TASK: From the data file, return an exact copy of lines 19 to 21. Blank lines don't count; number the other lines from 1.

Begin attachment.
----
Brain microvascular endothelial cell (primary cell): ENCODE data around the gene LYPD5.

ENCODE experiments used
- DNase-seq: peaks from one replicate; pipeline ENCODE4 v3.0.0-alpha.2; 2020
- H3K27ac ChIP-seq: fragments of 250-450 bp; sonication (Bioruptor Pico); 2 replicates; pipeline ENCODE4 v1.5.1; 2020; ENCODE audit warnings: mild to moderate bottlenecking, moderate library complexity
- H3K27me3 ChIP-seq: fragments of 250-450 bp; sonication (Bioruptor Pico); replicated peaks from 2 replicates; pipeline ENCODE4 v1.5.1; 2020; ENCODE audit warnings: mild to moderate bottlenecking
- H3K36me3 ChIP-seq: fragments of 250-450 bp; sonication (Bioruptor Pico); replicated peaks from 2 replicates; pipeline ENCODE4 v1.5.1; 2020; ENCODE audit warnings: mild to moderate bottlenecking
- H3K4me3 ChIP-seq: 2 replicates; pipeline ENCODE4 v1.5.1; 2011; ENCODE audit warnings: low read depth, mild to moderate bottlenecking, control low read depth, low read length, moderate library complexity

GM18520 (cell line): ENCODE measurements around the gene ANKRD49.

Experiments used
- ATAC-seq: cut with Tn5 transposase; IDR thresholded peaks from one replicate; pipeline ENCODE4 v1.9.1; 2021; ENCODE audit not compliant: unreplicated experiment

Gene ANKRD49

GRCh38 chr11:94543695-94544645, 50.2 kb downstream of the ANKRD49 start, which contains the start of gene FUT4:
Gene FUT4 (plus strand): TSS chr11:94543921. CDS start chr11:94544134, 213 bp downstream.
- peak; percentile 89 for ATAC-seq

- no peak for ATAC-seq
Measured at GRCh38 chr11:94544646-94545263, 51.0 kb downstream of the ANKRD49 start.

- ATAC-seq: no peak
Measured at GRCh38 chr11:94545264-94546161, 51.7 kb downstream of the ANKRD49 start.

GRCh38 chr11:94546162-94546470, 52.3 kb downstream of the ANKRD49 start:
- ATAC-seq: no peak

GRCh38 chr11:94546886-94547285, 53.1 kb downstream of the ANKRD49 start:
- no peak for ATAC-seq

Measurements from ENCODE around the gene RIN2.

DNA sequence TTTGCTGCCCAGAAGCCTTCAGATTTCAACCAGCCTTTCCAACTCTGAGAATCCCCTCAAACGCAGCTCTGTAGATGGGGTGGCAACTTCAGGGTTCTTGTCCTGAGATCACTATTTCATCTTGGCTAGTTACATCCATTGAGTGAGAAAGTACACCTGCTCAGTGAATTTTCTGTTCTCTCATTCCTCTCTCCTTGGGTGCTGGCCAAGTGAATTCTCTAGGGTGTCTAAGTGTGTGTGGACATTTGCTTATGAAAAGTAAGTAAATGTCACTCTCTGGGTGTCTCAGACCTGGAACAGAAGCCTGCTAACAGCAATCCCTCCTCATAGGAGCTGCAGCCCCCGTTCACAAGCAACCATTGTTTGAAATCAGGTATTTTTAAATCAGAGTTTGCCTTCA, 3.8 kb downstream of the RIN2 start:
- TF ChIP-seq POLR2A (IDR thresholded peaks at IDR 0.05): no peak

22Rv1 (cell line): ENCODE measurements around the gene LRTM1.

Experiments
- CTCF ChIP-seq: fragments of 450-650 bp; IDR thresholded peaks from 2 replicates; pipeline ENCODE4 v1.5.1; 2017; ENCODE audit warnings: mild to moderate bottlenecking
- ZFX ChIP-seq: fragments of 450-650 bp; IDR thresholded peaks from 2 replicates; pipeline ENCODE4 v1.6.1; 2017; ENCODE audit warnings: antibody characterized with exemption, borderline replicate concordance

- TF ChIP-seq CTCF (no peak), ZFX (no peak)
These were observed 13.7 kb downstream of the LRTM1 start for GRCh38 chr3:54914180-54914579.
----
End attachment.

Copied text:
GRCh38 chr11:94546162-94546470, 52.3 kb downstream of the ANKRD49 start:
- ATAC-seq: no peak

GRCh38 chr11:94546886-94547285, 53.1 kb downstream of the ANKRD49 start: